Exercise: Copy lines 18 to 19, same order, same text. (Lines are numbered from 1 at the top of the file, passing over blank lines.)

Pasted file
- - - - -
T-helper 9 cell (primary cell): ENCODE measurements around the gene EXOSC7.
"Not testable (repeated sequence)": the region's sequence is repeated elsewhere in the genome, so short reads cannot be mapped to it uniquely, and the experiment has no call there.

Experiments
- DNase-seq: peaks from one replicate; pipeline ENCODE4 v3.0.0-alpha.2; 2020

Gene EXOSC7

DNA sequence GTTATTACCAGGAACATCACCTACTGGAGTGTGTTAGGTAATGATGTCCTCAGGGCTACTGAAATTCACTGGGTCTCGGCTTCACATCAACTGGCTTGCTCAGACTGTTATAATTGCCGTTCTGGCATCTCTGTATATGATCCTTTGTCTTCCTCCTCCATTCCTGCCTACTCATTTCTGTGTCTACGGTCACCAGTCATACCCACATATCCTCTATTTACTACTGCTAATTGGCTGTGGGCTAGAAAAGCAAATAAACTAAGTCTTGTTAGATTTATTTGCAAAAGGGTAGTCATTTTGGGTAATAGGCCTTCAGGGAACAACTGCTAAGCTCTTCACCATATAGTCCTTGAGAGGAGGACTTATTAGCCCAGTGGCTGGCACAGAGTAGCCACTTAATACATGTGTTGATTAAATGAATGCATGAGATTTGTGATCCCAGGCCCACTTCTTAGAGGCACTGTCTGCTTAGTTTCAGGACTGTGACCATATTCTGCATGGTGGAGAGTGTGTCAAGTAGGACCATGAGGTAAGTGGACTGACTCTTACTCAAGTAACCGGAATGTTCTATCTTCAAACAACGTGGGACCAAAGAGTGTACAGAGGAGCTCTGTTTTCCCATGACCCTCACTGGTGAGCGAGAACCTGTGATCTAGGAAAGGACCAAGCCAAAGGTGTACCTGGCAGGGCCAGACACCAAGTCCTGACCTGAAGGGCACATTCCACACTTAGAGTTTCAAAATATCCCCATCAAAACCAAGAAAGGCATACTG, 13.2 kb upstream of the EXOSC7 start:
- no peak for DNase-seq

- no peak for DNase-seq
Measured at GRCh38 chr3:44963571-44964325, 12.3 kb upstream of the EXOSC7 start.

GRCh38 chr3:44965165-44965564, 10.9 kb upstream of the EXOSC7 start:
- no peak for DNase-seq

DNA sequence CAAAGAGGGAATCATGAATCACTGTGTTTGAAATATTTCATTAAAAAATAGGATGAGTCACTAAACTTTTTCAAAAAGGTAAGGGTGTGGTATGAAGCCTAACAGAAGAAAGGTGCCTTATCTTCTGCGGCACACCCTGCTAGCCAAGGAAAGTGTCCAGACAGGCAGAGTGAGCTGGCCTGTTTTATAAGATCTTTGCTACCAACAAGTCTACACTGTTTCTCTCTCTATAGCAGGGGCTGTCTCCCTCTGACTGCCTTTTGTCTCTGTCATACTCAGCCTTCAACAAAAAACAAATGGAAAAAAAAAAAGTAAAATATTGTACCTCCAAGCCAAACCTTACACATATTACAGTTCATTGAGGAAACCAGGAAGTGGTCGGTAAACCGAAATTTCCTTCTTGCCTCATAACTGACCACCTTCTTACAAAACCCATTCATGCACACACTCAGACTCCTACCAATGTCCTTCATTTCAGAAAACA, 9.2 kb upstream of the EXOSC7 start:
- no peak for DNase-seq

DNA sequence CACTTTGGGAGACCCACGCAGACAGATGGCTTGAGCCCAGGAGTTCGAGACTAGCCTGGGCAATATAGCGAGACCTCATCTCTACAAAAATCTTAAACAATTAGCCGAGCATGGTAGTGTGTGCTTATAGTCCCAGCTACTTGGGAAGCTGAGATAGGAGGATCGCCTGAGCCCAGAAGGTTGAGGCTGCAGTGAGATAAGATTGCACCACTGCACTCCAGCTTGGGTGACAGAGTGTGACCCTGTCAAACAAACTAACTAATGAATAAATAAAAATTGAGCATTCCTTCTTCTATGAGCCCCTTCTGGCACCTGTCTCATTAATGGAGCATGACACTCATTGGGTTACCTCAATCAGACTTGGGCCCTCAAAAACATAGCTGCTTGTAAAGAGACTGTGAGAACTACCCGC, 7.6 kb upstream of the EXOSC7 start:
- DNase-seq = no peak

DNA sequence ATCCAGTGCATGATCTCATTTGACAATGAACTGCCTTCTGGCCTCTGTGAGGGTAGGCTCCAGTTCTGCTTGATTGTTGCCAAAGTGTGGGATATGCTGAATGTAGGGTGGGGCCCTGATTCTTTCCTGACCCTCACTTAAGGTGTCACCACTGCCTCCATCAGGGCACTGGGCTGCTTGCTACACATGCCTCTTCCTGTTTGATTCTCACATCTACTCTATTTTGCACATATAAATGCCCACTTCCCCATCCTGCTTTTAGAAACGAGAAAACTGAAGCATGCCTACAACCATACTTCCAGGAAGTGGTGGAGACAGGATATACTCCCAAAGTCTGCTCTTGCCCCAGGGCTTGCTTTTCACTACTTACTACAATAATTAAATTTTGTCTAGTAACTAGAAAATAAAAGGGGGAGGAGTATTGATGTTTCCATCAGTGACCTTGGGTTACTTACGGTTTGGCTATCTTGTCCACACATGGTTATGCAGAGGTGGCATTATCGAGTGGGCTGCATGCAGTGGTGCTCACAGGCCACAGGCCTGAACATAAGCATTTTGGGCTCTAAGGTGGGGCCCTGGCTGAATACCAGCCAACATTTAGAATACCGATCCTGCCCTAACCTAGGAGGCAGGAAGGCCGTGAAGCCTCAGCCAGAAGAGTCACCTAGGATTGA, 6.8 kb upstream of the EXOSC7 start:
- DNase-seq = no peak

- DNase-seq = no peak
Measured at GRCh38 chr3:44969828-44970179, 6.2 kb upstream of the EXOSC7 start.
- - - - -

- DNase-seq = no peak
Measured at GRCh38 chr3:44969828-44970179, 6.2 kb upstream of the EXOSC7 start.